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38 Avffs Avffs Avf V V = Avffstan w V Avffs N Avffs Avffstan Figure 23. Shear friction analogy proposed by Birkeland and Birkeland (1966) (redrawn). the clamping force is passive in nature. The crack must open fy = yield strength of interface shear reinforcement; sufficiently to develop the "design" clamping force, Avf fs. fy 60 ksi; Loov and Patnaik (1994) conclude that a slip of = 0.02 in. fc = concrete compressive strength; is required to result in yield of conventional reinforcing steel = "friction factor" (see below); having fy = 60 ksi. They additionally point out the inconsis- c = "cohesion factor" (see below); tency of limiting slip (a previous proposal by Hanson [1960], K1 = fraction of concrete strength available to resist inter- for instance, suggested limited slip to = 0.005 in.) to a lower face shear (see below); and value since this may be insufficient to generate fy in the inter- K2 = limiting interface shear resistance (see below). face reinforcement. Most critical to this discussion is the fact The factors , c, K1 and K2 are given based on the interface that only limited data are available for steel interface rein- forcement having a nominal yield capacity greater than condition as follows: 60 ksi. Kahn and Mitchell (2002) report a study where the Interface condition c (ksi) K1 K2 (ksi) actual yield stress of the interface reinforcing steel was either 70 or 83 ksi. In this study, they report significantly increased Monolithically cast 0.400 1.4 0.25 1.50 scatter in shear friction prediction reliability when using the Slabs on 1/4 in. amplitude 0.280 1.0 0.30 1.80 roughened surface measured values of fy and conclude that fy should not be taken Other on 1/4 in. amplitude 0.240 1.0 0.25 1.50 to exceed 60 ksi for design. Additionally, when normalized by roughened surface concrete strength, the experimental results show no effect Cast against surface with 0.075 0.6 0.20 0.80 no roughening resulting from the different values of fy. The understanding of the shear friction resisting mechanism has evolved to recog- The inclusion of the cAcv term in Equation 11 (which is nize the complex nature of the crack interface behavior and reported to account for the effects of cohesion and aggregate to include the effects of aggregate and cement matrix proper- interlock) requires that minimum interface reinforcement ties, dowel action of the interface reinforcement, and the also be provided (Avf 0.05Acv/fy) since the design shear, Vu, localized effects of interface reinforcement within the inter- facial area (Walraven and Reinhardt 1981). Nonetheless, code could be less than cAcv, technically requiring no reinforce- approaches remain based on simple formulations derived ment across the interface. The parameters of Equation 11 are from the work of Birkeland and Birkeland (1966). highly empirical and have been calibrated over a relatively Considering only normal weight concrete and interface narrow band of parameters; most significantly, limited data reinforcement oriented perpendicular to the interface, the pro- exist for fy > 60 ksi. visions from AASHTO (2007) 5.8.4 to calculate the nominal shear friction capacity, Vni, are as follows: 2.6.1 Experimental Program An experimental study, intended as a series of proof tests Vni = cAcv + ( Avf f y + Pc ) of Equation 11 for shear interfaces having high-strength Vni K 1 fcAcv A1035 reinforcement was carried out. This test program is the Vni K 2 Acv (Eq q. 11) only known study of shear friction behavior to include high- strength steel. Where: Typical push-off specimens, having dimensions and details Acv = area of concrete shear interface; shown in Figure 24, were used in this study. This specimen Avf = area of interface shear reinforcement; geometry is commonly used for such tests. The applied load Pc = permanent net compressive force across interface; is concentric with the test interface, which is therefore effec-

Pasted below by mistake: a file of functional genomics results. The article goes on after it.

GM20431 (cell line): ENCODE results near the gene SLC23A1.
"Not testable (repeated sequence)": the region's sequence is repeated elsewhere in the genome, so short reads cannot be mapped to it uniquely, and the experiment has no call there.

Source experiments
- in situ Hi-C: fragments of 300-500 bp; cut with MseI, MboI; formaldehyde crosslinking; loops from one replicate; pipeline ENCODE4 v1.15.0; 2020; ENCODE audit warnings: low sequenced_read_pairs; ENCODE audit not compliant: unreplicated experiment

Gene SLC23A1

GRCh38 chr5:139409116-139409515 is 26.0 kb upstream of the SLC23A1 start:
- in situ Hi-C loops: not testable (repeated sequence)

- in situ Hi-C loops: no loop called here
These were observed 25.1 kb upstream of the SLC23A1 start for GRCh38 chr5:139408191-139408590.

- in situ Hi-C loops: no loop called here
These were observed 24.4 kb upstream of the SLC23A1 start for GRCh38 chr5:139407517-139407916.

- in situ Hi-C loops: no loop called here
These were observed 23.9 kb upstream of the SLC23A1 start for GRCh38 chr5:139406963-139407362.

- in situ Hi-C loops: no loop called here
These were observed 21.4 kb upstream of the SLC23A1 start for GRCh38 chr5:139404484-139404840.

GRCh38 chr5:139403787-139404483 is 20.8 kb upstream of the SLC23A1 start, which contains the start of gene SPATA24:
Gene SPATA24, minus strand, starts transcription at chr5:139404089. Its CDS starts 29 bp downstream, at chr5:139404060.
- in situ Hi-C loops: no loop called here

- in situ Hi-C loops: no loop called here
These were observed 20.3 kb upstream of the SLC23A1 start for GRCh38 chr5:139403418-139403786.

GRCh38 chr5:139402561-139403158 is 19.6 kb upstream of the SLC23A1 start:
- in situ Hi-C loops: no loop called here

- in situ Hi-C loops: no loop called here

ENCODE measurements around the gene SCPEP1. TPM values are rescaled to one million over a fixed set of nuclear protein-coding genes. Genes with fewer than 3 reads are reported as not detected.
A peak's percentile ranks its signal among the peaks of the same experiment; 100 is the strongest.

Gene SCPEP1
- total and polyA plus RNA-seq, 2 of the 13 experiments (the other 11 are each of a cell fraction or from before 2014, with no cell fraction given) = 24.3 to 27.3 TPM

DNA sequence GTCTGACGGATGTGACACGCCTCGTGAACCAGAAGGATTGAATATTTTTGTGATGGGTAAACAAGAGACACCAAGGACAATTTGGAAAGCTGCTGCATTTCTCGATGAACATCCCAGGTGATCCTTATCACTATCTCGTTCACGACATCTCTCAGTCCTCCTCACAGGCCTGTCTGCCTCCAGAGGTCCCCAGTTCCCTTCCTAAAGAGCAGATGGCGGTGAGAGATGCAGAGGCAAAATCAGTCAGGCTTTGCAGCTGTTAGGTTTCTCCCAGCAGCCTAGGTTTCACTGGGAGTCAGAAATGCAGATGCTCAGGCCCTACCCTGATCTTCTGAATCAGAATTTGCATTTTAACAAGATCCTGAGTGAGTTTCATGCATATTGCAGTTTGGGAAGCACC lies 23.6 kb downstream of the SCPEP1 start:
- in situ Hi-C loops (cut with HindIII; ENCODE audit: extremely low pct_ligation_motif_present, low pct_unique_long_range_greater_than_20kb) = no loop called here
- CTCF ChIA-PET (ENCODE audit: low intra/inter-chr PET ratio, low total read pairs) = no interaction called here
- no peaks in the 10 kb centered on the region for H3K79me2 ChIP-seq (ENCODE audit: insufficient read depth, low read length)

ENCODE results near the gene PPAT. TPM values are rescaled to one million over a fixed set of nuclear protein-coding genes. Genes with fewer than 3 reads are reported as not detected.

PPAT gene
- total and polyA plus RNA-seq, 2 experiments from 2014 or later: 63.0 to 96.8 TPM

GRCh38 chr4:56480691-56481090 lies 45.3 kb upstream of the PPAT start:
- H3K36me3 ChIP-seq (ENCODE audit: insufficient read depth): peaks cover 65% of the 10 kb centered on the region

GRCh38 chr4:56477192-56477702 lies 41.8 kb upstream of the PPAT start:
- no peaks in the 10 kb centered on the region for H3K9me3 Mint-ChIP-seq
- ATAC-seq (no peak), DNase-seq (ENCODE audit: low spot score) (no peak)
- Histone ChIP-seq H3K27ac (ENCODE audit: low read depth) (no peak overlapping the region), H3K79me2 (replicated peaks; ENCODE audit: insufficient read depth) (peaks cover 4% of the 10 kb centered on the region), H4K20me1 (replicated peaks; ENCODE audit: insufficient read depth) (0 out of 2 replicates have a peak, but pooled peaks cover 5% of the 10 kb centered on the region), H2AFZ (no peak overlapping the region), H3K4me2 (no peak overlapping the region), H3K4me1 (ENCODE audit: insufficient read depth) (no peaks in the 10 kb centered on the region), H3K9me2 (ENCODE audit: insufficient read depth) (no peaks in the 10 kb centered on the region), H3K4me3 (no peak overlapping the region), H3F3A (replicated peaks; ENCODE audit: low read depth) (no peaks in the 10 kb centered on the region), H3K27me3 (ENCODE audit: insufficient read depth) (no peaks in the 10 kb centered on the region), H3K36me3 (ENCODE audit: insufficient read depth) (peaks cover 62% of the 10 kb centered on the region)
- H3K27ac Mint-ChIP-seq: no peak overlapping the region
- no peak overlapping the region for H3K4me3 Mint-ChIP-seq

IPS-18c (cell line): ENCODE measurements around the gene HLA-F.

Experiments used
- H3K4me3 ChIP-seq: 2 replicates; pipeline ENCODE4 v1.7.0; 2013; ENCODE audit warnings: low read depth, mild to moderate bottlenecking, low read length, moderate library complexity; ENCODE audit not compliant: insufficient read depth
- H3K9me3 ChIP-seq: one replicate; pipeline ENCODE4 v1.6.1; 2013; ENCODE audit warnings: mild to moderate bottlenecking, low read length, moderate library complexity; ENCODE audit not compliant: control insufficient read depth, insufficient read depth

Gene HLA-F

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39 (a) Test Specimen (b) Instrumentation (c) Specimen Prior to Testing Figure 24. Test specimen details and instrumentation. tively subjected to only shear stress. The shear is resisted by provided in Appendix A. The concrete used was a conventional the concrete along the test interface and the steel ties crossing 4000 psi mix having a w/c ratio of 0.44 and 1-in. maximum the interface. For these tests, the interface was placed as a aggregate size. As noted in Table 21, the concrete strength on "cold joint" with the concrete on one side placed and allowed either side of the interface was 4220 psi and 6020 psi. For sub- to cure for 14 days prior to the placement of the other side of sequent shear capacity calculations, the lower value is used. the interface. Prior to placing the second side of the interface, Two types of interface steel reinforcement were tested: ASTM it was cleaned of laitance and roughened to create a surface A615 and A1035 with nominal yield strengths of 60 and condition with at least 1/4-in. amplitude. The interface was 100 ksi, respectively. Two bar sizes of each steel type were horizontal during concrete placement; thus, the interface may tested: #3 and #4. All specimens had three double-legged ties be thought of as representing the interface between a precast crossing the interface; thus, the interface reinforcing ratios concrete girder and cast-in-place concrete deck. The interface were 0.0041 and 0.0075 for the specimens having #3 and #4 steel reinforcement, therefore, represents the stirrup exten- ties, respectively. sions or interface shear reinforcement along such a cold joint. The instrumentation used in the experiments consisted of The parameters measured during the experiments were mag- three strain gauges, one located on each of the interface ties nitude of the shear load, displacement parallel to the shear approximately 3 in. from the interface, and eight linear variable interface, crack width perpendicular to the shear interface, displacement transducers (LVDTs) as shown in Figure 24. The and strain in the steel reinforcement across the test interface. strain gages were located away from the interface in order to The specimen designations and measured material pro- improve their reliability and ensure that they were not dam- perties of the eight push-off specimens tested are shown in aged. Thus, the actual bar strain at the interface is expected to Table 21. Four types of duplicated specimens were tested. Spec- be greater than that measured by the gages since some of the imen labels are preceded with "P" (push-off); the numbers bar stress is transmitted back into the concrete over this short "615" or "1035" indicate the type of steel reinforcement used development length. As the concrete is damaged during test- (ASTM A615 and A1035, respectively); the numbers "3" or "4" ing, the difference in strain between the interface and mea- indicate the size of the interface steel reinforcement (#3 and #4, surement location becomes less significant. respectively); and the letters "A" and "B" are used to identify the Testing consisted of the application of a monotonically duplicated specimens. increasing load to the top and bottom surfaces of the speci- All measured concrete and steel reinforcing bar material mens until the ultimate shear capacity of the test interface was properties are reported in Table 21. Detailed material data are reached. The load was applied through a 10-in. diameter plate